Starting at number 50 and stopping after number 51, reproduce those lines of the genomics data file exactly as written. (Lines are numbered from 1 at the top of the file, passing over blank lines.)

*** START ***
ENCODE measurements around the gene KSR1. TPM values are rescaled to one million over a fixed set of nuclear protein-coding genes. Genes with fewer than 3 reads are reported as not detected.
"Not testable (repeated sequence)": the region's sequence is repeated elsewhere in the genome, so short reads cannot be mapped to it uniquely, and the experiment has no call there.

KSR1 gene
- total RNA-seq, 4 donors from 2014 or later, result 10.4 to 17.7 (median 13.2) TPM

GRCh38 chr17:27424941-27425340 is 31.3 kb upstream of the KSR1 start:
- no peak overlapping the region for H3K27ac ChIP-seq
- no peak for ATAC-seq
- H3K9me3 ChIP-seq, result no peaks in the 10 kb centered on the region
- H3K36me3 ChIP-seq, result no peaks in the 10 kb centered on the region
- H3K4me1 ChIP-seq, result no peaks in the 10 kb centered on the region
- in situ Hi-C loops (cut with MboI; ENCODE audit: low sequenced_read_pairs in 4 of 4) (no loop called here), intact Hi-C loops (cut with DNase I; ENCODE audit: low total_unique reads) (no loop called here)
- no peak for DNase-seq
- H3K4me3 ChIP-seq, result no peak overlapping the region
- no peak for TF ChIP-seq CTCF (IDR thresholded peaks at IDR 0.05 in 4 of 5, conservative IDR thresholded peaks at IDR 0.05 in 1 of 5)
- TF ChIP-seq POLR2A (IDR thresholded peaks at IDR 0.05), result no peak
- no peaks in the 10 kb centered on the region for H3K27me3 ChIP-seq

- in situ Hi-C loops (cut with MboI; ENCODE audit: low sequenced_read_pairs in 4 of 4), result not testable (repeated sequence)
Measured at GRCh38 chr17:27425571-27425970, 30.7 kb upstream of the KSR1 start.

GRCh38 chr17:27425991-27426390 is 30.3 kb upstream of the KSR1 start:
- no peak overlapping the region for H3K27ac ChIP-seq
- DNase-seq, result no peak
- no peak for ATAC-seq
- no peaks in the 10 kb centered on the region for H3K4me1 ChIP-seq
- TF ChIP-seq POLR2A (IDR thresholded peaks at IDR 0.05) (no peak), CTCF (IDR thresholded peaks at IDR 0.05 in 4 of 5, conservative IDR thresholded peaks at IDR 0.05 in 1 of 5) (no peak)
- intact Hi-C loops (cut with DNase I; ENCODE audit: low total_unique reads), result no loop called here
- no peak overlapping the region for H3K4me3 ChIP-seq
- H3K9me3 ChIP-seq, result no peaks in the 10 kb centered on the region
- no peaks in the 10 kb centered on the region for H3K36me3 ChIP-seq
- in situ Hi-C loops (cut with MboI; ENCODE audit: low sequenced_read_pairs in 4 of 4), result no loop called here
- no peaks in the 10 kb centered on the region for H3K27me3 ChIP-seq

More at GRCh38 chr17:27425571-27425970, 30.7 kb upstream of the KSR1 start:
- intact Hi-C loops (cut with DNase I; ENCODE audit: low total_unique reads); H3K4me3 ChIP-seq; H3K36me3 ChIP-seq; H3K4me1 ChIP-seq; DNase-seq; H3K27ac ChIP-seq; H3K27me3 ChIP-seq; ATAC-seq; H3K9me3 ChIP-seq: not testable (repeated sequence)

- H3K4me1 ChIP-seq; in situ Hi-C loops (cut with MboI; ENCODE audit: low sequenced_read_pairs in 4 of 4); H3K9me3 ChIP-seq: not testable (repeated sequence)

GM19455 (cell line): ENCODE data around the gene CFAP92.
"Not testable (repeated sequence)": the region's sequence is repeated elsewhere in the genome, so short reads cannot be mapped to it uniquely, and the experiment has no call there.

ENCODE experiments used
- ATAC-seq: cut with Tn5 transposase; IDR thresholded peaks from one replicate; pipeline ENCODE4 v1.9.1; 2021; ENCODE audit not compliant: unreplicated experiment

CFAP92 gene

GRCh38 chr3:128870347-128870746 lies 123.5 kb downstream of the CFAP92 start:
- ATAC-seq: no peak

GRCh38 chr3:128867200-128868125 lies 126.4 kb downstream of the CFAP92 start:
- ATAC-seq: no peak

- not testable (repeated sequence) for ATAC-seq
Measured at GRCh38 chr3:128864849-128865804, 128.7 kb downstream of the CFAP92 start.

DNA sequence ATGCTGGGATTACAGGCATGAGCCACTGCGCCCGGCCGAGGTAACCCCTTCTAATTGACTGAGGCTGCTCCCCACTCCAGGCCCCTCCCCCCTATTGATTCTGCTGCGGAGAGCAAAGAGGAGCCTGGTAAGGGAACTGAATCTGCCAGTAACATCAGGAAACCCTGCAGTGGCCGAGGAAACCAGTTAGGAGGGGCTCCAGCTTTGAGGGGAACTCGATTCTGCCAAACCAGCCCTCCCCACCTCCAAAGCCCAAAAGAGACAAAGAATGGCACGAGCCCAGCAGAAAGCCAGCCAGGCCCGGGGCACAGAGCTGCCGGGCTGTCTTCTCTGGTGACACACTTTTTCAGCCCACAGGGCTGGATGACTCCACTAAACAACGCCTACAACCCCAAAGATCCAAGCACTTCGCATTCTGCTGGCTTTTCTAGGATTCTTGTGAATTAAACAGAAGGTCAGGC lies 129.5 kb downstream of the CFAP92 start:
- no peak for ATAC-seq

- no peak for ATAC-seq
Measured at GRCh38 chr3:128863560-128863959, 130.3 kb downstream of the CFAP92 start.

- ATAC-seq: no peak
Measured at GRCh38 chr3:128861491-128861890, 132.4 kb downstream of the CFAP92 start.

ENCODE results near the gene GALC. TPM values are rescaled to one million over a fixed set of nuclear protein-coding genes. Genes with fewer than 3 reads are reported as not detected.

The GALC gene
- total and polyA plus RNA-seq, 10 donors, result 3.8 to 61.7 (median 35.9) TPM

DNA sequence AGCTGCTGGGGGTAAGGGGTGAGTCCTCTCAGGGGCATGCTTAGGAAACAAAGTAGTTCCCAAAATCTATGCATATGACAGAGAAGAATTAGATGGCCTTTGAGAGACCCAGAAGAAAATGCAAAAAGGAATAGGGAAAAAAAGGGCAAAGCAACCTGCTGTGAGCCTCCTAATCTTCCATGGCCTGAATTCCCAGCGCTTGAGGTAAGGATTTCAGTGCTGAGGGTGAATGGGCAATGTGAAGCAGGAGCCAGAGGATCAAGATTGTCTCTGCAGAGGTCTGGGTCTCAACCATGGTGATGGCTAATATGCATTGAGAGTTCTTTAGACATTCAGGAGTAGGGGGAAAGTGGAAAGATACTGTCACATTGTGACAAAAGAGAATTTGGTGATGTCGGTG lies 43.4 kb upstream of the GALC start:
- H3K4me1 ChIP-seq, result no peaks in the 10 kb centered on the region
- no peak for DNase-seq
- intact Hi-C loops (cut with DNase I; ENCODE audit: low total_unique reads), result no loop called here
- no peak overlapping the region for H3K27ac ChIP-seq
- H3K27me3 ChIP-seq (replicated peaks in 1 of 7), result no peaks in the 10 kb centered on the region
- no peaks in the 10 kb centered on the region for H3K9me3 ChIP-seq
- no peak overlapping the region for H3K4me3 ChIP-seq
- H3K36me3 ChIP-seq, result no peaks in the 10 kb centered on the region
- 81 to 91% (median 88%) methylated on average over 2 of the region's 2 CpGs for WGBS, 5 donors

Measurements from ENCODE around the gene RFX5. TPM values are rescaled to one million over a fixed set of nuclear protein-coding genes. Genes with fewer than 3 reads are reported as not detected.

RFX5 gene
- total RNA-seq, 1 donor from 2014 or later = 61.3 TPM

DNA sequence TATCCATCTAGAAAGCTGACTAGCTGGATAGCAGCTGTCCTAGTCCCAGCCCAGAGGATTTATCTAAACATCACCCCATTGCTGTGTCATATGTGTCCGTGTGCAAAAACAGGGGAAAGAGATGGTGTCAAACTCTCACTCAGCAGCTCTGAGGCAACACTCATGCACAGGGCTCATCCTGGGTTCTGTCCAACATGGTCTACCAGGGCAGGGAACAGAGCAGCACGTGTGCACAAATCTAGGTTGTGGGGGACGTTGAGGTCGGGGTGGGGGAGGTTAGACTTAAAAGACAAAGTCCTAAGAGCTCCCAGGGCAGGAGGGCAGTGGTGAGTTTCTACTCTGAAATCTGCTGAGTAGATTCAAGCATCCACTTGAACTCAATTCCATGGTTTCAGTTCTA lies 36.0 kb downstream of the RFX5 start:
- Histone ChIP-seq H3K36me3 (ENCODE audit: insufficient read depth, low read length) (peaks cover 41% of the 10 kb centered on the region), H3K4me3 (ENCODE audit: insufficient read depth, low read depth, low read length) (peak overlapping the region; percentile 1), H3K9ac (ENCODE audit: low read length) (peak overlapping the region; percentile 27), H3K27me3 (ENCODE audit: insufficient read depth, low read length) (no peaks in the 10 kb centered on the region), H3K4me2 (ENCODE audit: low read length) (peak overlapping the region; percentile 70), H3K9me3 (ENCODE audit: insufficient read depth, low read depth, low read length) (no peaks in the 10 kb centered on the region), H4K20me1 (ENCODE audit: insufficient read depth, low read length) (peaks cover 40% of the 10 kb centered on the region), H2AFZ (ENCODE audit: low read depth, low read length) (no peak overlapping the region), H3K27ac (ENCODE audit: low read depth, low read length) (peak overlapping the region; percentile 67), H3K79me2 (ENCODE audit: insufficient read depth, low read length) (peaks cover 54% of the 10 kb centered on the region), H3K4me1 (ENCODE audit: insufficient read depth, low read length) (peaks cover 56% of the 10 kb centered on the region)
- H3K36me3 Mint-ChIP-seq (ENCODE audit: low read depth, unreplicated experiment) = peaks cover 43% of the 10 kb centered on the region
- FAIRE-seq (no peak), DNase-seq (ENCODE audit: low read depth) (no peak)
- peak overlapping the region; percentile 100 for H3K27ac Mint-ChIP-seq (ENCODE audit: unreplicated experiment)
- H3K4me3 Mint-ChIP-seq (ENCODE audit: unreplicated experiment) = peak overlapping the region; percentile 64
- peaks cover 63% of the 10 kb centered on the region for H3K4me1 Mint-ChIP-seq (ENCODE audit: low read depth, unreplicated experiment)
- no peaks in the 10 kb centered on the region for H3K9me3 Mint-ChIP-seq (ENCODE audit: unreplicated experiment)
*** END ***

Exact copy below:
Measured at GRCh38 chr3:128861491-128861890, 132.4 kb downstream of the CFAP92 start.

ENCODE results near the gene GALC. TPM values are rescaled to one million over a fixed set of nuclear protein-coding genes. Genes with fewer than 3 reads are reported as not detected.